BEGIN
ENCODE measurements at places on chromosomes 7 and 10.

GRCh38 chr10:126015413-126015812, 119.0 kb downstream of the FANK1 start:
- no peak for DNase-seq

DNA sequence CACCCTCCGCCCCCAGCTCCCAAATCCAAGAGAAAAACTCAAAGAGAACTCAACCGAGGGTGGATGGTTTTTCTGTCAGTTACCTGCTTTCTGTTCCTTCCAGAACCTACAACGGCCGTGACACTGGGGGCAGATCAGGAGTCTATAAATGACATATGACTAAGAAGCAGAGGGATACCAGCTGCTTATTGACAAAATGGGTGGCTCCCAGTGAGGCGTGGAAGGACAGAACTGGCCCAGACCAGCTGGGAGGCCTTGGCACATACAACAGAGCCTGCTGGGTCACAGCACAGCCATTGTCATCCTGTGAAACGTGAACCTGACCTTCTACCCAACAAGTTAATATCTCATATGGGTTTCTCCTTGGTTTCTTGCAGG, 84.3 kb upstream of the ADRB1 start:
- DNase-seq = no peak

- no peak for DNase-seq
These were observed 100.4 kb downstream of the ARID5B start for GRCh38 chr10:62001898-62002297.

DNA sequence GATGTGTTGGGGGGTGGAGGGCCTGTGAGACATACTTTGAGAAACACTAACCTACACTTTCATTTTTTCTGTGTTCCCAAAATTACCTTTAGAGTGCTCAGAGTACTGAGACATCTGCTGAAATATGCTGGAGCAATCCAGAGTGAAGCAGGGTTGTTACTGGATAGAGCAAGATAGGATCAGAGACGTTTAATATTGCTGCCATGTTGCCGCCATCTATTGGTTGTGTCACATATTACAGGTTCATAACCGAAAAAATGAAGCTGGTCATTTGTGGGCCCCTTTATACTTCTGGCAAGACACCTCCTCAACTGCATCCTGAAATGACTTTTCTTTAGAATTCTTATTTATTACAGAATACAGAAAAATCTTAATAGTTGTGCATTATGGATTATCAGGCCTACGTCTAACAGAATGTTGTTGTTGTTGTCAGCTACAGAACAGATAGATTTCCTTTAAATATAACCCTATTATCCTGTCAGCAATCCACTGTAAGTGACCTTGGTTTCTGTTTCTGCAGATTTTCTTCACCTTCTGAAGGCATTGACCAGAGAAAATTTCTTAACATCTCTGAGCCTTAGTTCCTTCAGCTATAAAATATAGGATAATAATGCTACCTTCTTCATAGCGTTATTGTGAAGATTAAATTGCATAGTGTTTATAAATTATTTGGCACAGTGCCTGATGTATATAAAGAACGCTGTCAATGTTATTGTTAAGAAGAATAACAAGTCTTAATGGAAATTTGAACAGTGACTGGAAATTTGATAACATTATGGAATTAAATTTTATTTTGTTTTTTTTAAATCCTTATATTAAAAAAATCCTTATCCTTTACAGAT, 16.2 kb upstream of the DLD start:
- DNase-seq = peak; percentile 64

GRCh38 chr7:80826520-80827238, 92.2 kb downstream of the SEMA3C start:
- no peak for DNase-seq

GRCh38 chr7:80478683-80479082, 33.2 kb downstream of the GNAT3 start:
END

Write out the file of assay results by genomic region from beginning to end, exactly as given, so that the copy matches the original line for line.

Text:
ENCODE measurements at places on chromosomes 7 and 10.

GRCh38 chr10:126015413-126015812, 119.0 kb downstream of the FANK1 start:
- no peak for DNase-seq

DNA sequence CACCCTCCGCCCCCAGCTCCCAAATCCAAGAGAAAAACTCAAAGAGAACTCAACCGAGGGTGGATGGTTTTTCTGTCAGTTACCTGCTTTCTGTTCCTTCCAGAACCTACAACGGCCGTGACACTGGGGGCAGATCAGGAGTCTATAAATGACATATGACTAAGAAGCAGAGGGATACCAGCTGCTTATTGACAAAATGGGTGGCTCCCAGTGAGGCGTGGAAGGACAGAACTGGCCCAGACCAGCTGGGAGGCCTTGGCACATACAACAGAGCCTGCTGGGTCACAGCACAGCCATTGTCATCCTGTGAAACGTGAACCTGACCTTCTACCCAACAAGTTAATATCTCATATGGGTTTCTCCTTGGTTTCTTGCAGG, 84.3 kb upstream of the ADRB1 start:
- DNase-seq = no peak

- no peak for DNase-seq
These were observed 100.4 kb downstream of the ARID5B start for GRCh38 chr10:62001898-62002297.

DNA sequence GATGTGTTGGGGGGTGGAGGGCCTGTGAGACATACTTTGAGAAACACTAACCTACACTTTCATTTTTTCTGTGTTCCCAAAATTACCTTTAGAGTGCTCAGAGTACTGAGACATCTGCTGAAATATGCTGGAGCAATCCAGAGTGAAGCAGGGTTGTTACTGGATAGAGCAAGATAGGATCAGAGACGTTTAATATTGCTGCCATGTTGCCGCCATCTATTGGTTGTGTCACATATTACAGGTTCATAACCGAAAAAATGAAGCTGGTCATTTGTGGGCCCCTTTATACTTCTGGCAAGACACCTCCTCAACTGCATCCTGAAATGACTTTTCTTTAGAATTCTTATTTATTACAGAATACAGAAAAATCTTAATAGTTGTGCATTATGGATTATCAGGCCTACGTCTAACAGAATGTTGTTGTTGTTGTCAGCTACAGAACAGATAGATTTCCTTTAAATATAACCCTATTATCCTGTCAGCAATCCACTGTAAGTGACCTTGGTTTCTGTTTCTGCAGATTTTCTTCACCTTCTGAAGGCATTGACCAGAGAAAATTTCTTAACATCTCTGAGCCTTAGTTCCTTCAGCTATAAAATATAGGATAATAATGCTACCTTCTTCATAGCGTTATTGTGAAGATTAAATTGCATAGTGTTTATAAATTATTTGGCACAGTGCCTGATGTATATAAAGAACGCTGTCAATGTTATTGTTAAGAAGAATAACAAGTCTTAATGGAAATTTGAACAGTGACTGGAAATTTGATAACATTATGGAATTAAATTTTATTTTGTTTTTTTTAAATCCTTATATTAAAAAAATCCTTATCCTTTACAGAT, 16.2 kb upstream of the DLD start:
- DNase-seq = peak; percentile 64

GRCh38 chr7:80826520-80827238, 92.2 kb downstream of the SEMA3C start:
- no peak for DNase-seq

GRCh38 chr7:80478683-80479082, 33.2 kb downstream of the GNAT3 start: